AGING AND MOTOR INHIBITION: A CONVERGING PERSPECTIVE PROVIDED BY BRAIN STIMULATION AND IMAGING APPROACHES
KU Leuven Movement Control and Neuroplasticity Research Group, Department of Kinesiology,
Group Biomedical Sciences, Leuven, Belgium
Age-related changes in brain function may be triggered by localized structural alterations that occur in brain grey and white matter structure characterized by neuronal atrophy, leading to impaired activation of several neurotransmitter systems such as gamma-aminobutyric acid (GABA), Glutamate and Dopamine; phenomena that held responsible for less effective inhibitory control. Evidence for linking poor intra- and inter-hemispheric inhibition with declined motor control has become available with the use of noninvasive neuroimaging and brain stimulation techniques. Specifically, observations suggest that successful performance of a motor task in older adults is related, partly, to the capacity to modulate inhibition through the GABAA and GABAB receptor-mediated neurotransmission systems. As a decline in the integrity of the GABAergic inhibitory processes may emerge due to age-related loss of white and gray matter, a promising direction for future research would be underscoring relationships between declines in the inhibitory control of movements and other biomarkers of aging which reflect changes in structural, biochemical and functional brain metrics.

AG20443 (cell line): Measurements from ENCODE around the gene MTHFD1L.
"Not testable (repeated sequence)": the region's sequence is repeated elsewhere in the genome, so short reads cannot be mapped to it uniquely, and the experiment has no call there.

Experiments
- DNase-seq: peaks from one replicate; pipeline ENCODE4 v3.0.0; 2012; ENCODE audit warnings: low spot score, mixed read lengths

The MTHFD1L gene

For a brain to function optimally, it is not only required that each brain area fulfills its information processing role but also that information is exchanged between areas via short- and long-range white matter tracts that secure interregional interactions. Changes in brain structural and neurochemical properties are expected to interrupt functional communication between substructures of the brain’s (inhibitory) network which ultimately give rise to age-related declines in (motor) behavior. Nonetheless, the boundaries and structure of the brain network that regulate inhibition are not fully acknowledged and some substructures of this network (e.g., the prefrontal network) are more prone to the aging process than others. In the present talk I aim, specifically, to point at the missing part of the puzzle and discuss a multimodal approach that could shed light on the neurological mechanisms underlying impaired inhibitory control in healthy aging.